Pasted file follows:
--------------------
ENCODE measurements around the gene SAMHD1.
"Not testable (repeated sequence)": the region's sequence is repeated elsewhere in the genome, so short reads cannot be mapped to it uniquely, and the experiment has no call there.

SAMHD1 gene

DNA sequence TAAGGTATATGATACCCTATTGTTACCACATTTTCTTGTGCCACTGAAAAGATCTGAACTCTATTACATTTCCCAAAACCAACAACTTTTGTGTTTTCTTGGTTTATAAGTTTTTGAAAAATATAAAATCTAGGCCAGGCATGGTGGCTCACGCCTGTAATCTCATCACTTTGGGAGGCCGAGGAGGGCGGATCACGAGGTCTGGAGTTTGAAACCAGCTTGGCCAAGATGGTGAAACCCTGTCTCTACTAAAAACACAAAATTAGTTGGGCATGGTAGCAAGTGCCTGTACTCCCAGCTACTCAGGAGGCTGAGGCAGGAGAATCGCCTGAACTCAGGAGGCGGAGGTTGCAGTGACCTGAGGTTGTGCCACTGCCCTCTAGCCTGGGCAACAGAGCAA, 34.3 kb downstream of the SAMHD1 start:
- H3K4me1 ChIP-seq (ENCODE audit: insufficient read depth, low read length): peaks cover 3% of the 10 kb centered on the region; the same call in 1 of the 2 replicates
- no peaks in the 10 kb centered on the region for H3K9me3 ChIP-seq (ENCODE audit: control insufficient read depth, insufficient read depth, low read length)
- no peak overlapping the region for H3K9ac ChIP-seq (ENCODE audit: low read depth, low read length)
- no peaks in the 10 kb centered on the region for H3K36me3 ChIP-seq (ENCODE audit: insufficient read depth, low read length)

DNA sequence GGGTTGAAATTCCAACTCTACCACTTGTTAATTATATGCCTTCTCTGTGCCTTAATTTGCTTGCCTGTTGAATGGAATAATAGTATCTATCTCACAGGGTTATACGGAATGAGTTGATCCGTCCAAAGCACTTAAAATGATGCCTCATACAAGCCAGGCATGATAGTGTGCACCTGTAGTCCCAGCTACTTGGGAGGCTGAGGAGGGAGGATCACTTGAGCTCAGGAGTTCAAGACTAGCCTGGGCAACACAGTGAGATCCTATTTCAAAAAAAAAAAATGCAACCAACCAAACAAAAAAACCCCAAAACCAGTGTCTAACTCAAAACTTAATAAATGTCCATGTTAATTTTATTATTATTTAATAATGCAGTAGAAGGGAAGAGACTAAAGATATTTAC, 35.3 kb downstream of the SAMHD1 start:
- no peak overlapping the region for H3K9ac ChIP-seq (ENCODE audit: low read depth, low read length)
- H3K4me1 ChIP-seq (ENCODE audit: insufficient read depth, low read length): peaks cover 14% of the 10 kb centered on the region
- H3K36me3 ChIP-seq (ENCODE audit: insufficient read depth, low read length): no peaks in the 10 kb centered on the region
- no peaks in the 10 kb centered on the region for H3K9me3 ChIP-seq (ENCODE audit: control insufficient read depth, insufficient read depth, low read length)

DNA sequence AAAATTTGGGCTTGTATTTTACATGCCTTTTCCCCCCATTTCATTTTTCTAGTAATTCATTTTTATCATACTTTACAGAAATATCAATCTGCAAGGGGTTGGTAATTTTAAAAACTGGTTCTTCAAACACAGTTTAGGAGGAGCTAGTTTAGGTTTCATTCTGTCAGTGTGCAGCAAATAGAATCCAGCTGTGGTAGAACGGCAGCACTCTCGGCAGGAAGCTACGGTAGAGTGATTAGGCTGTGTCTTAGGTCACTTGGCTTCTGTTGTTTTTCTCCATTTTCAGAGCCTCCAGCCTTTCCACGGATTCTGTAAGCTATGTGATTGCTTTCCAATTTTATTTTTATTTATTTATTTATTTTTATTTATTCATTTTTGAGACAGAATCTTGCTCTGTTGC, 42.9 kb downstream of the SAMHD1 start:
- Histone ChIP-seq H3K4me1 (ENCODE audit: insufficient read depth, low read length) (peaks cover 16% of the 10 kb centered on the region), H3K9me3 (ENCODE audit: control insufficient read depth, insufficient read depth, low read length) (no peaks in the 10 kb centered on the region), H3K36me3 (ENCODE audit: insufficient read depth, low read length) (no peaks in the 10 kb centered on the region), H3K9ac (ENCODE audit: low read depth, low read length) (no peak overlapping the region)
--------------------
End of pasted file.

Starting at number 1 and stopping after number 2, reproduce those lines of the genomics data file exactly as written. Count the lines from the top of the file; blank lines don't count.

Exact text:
ENCODE measurements around the gene SAMHD1.
"Not testable (repeated sequence)": the region's sequence is repeated elsewhere in the genome, so short reads cannot be mapped to it uniquely, and the experiment has no call there.